#34 KWSN - DSM

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Posted 20 January 2021 - 19:05

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#35 Magoo

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Posted 20 January 2021 - 19:23

Car? Recharging? Other? I just wonder how it compares like for like, if such a thing exists. Teslas don't have dealerships(?) so how does maintenance work. Or are you expecting far less maintenance as I assume there's no oil change scheduled and any issues will be software based?

 

 

Tesla has a big edge in range currently, some edge in performance, a significant edge in efficiency, and a giant edge in charging infrastructure. Over Porsche, VW, GM, Ford. Three years ago, Tesla was a good three years ahead of the industry in EV technology. Now three years later, Tesla is still three years ahead. We used to eagerly await for the latest EV to arrive, anticipating that someone could possibly get the jump on Tesla. That is not the yardstick anymore. The question now is, is it as good as Tesla? The closer they get to Tesla, the more they Understand how good Tesla is.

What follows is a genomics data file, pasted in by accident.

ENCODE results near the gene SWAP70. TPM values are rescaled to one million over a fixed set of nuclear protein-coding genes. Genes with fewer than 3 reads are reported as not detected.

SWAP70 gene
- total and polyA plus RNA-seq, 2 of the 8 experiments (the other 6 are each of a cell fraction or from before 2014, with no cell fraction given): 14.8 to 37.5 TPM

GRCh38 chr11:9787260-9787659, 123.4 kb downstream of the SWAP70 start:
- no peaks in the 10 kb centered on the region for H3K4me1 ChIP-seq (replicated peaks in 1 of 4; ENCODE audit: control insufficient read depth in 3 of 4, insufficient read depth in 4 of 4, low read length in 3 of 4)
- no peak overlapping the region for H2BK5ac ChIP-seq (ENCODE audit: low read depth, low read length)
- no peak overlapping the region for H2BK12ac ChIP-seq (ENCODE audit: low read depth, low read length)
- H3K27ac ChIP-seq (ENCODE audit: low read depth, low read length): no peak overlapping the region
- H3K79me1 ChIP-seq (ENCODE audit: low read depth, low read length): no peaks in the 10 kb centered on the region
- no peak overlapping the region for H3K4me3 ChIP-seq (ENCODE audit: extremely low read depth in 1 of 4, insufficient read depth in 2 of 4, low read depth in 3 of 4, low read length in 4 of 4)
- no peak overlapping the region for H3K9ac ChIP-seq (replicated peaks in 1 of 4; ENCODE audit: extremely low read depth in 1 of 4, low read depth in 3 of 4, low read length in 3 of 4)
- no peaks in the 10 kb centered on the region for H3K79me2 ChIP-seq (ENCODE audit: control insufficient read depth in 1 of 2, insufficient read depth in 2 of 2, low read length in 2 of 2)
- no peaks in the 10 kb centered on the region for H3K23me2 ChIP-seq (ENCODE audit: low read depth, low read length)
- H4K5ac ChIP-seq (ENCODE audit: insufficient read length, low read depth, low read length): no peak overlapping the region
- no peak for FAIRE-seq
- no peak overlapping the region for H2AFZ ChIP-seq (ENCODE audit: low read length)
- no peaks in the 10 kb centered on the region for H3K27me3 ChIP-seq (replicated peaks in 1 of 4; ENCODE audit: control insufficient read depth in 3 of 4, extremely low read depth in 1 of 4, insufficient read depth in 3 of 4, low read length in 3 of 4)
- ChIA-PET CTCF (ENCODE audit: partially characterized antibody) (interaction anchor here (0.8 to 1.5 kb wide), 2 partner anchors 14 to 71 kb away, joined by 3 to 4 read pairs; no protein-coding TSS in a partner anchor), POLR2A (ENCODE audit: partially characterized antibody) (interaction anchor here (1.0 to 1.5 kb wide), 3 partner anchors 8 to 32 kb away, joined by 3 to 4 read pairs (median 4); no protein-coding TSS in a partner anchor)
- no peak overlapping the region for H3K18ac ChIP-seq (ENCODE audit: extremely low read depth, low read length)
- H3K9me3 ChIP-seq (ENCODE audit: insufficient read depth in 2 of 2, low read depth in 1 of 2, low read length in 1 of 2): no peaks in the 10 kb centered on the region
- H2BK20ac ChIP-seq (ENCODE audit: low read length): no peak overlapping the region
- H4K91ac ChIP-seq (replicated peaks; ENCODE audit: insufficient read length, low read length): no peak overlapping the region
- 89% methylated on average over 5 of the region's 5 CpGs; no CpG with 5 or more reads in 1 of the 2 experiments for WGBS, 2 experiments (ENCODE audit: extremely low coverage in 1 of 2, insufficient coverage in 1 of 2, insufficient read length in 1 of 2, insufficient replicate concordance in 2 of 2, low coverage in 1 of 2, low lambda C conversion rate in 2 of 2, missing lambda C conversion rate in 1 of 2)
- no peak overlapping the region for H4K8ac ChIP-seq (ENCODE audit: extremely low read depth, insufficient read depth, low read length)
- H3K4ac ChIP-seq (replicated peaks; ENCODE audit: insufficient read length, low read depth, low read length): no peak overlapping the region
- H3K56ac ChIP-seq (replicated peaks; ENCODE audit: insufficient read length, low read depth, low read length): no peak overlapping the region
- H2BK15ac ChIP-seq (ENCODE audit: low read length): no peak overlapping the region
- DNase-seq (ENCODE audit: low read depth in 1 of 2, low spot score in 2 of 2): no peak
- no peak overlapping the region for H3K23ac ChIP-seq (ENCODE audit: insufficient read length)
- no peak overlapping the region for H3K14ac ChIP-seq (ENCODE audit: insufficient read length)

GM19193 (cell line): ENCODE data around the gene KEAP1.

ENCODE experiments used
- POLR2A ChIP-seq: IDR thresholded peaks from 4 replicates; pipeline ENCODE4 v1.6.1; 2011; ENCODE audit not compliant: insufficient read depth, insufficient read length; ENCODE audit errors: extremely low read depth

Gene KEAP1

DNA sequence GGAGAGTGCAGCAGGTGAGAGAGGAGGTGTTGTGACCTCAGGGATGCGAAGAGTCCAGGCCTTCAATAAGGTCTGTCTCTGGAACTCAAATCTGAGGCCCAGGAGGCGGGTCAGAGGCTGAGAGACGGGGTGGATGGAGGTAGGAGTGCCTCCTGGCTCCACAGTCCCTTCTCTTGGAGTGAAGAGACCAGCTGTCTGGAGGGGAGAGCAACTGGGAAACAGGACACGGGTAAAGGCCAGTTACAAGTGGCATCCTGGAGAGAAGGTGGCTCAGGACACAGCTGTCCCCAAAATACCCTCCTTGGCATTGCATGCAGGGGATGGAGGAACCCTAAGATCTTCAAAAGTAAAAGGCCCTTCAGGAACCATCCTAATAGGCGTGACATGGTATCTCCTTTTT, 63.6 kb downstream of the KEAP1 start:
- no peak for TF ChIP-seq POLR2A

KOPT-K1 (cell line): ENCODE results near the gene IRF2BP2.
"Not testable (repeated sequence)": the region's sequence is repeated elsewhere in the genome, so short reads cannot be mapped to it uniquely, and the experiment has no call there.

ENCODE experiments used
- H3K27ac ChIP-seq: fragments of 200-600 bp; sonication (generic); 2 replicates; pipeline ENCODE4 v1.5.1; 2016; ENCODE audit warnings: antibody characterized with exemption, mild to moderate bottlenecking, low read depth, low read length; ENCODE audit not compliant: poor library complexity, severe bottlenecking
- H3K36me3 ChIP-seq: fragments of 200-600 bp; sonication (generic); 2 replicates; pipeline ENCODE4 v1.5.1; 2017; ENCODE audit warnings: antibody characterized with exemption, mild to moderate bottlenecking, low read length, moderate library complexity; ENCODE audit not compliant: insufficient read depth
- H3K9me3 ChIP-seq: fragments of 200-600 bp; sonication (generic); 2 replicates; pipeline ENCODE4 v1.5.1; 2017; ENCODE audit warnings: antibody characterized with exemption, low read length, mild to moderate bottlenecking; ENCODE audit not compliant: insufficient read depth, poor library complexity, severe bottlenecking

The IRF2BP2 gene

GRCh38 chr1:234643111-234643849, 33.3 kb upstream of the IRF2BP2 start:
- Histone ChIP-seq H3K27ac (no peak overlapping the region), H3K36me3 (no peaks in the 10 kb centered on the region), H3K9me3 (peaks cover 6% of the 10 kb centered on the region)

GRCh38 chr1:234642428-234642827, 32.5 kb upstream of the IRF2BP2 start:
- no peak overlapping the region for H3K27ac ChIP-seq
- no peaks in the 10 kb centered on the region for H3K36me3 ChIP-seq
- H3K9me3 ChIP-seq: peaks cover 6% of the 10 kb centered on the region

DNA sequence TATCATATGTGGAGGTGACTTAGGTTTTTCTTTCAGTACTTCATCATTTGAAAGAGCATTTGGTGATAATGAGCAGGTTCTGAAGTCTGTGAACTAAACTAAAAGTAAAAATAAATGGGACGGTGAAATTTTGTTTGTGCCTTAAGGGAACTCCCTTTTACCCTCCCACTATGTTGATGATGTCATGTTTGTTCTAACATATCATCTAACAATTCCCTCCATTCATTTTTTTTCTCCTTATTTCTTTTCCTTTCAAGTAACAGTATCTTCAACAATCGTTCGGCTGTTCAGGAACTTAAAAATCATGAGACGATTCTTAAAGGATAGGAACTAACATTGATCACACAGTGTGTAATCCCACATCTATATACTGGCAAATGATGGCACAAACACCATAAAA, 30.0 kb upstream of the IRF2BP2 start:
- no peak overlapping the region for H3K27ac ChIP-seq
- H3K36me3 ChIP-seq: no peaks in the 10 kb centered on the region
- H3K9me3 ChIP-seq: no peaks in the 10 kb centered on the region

Tesla has a big edge not just in EV technology but in electronics and integration overall. A Tesla 3/Y is as integrated as any car on the road, but with less wire. It's done with RF, and it's scary how good and clever it is. One reason I bought a Tesla was to explore all this stuff for myself. The things I was hearing from around the industry were hard to believe. 

 

Software updates are almost weekly and arrive over the air. You sync it up to your Wi-Fi router. It lives in the internet of things. 



#36 Magoo

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Posted 20 January 2021 - 19:36

My take on Tesla is they seem to be very much like Apple. They build a fairly decent product this is generally pleasurable to use and they do a good job of hiding the sausage factory. The moment you start moving outside the bounds of what they've deemed acceptable behaviour, they stop being this amazing beacon of the ecological future and reveal their dark corporate underbelly. I'm not a Musk fanboy but I like what's doing, generally. In fact I think it's pretty remarkable that one guy is the founding force behind these substantially disruptive companies that are also successful. But woe be to those who cross him (and that takes a lot of shine off for me).

 

To me, it looks like Elon has picked up a case of billionaire's disease, and is about one press release away from going full Bond VIllain. He named his kid after typographical symbols or something, and the secret moon base will be next.